The EU carrots available are limited, and Serbia’s elites have not yet 
perceived the incentives as being sufficiently strong to overcome entrenched 
economic interests and monopolies that oppose the reform process.  EU 
membership cannot alleviate the trauma of losing Kosovo, nor can it overcome 
Serb anger at the U.S. government for supporting Kosovo independence.

As a result, the important elements within Serbia’s elites have begun to 
explore other options, not only closer engagement with Russia but also efforts 
to revitalize the nonaligned movement.  Russian activism on the energy front, 
including privatizing oil refineries in Bosnia and Serbia, as well as the 
planned South Stream pipeline, has weakened the EU’s appeal to some political 
elites.

Although Brussels believes that there is no alternative to EU membership, 
certain elites in Belgrade perceive that options may exist that require less 
change, less sacrifice, and less disruption to Serbia’s party politic than the 
EU-mandated reforms.  Macedonia is fragile internally and still susceptible to 
a possible spillover of tensions from neighboring Kosovo.  And the government 
must maintain a delicate balancing act required by the Ohrid agreement.  

Although it achieved EU candidate status in 2005 and held successful elections 
just last month, Macedonia’s accession prospects have run into a hurdle due to 
Greek opposition to its name.  Athens obstructs NATO membership and EU 
accession talks, and it’s unlikely Greece will change its position any time 
soon.  

For Croatia, relations with Serbia are still very delicate and there are still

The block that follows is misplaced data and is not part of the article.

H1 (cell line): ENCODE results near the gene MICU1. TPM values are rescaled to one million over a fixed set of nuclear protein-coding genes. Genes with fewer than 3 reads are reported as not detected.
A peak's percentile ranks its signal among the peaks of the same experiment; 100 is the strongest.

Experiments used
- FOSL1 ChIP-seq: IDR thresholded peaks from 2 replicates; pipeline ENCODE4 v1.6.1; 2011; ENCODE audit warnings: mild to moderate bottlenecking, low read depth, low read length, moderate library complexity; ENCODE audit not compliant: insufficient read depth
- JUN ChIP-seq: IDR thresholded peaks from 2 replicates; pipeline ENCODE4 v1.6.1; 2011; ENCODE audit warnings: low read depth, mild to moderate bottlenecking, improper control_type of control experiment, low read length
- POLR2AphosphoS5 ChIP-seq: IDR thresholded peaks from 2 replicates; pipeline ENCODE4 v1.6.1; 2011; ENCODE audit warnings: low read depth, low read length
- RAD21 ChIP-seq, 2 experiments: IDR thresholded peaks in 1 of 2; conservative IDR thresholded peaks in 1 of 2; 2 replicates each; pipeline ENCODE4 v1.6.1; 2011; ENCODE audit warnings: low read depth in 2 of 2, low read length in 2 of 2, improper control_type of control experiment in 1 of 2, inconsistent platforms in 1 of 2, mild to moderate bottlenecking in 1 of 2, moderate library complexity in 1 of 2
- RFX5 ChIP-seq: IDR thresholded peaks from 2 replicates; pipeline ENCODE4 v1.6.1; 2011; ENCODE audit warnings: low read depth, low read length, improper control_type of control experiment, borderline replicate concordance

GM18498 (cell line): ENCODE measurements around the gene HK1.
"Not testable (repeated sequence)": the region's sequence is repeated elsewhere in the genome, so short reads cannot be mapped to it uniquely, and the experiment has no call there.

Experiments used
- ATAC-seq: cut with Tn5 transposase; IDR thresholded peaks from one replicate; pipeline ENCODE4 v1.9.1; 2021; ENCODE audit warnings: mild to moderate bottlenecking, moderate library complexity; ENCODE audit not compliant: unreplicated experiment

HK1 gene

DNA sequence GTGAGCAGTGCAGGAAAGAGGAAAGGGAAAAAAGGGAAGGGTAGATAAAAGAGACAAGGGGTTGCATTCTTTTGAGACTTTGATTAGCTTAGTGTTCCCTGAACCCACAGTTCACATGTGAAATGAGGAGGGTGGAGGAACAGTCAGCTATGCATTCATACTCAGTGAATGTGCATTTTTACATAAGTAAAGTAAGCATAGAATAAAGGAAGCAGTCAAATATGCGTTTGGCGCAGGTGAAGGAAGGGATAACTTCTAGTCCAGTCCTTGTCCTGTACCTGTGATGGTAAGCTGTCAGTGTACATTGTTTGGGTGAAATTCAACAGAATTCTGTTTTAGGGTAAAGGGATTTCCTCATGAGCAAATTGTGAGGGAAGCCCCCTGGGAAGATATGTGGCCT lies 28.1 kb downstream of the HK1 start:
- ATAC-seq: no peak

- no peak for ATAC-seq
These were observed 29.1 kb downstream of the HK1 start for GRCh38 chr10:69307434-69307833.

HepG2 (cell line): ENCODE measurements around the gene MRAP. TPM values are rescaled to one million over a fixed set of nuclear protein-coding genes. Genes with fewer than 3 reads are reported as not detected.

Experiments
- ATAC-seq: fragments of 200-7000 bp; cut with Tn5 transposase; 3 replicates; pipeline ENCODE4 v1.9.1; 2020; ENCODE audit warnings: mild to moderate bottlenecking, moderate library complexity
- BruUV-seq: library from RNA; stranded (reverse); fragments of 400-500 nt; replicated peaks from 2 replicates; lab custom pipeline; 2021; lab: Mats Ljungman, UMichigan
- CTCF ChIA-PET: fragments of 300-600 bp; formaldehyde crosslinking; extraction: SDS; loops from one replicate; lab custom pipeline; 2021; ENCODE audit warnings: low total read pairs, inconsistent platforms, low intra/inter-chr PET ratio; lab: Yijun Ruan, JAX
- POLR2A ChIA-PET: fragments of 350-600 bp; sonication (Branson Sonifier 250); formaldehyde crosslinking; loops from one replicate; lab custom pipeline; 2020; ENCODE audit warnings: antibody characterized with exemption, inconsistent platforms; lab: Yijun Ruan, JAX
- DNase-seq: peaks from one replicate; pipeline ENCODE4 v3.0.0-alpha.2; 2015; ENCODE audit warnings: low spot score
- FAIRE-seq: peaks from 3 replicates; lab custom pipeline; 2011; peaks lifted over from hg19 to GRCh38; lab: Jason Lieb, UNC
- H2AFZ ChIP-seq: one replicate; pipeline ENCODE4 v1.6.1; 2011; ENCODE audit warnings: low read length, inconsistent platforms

many charges that Zagreb discriminates against its Serb minority population 
over the issue of refugee returns and proper rights.  Entrenched interests 
within the security structures and the post-1990 economic elites have slowed 
the pace of reform, yet Croatia does continue to make real progress toward EU 
membership.  Croatia faces an unusual challenge in that it has a territorial 
dispute with one EU member, Slovenia, and a budding dispute with a second, 
Greece.  And this over Greece’s objections to Croatia’s inclusion of the 
Macedonia national minority that is present in Croatia.

Now to Bosnia-Herzegovina.  The Dayton peace accords often appear to be war by 
other means, as the country’s Bosniac, Croat and Serb politicians have 
continued to pursue wartime goals via the Dayton constitutional structure, with 
Serbs obstructing true political reform at the state level, while trying to 
take state level competencies for themselves.

The Bosniacs, on the other hand, have obstructed privatization and economic 
liberalization in the federation, the institution they dominate, while the 
Croats sit back and watch.  When given the choice between pursuing EU required 
reforms, Bosnia’s politicians, Serbs in particular, have stated loudly and 
unequivocally that EU membership takes a back seat to nationalist imperatives.

Since early 2006, in spite of the appearance of progress, Bosnia has 
demonstrably slid backwards.  Today elements among all three sides talk of 
rearming, and some now mention resorting to violence or secession to achieve 
political goals.  Such talk is increasingly prevalent among political elites, 
something that was unthinkable in 2005.  The international community is in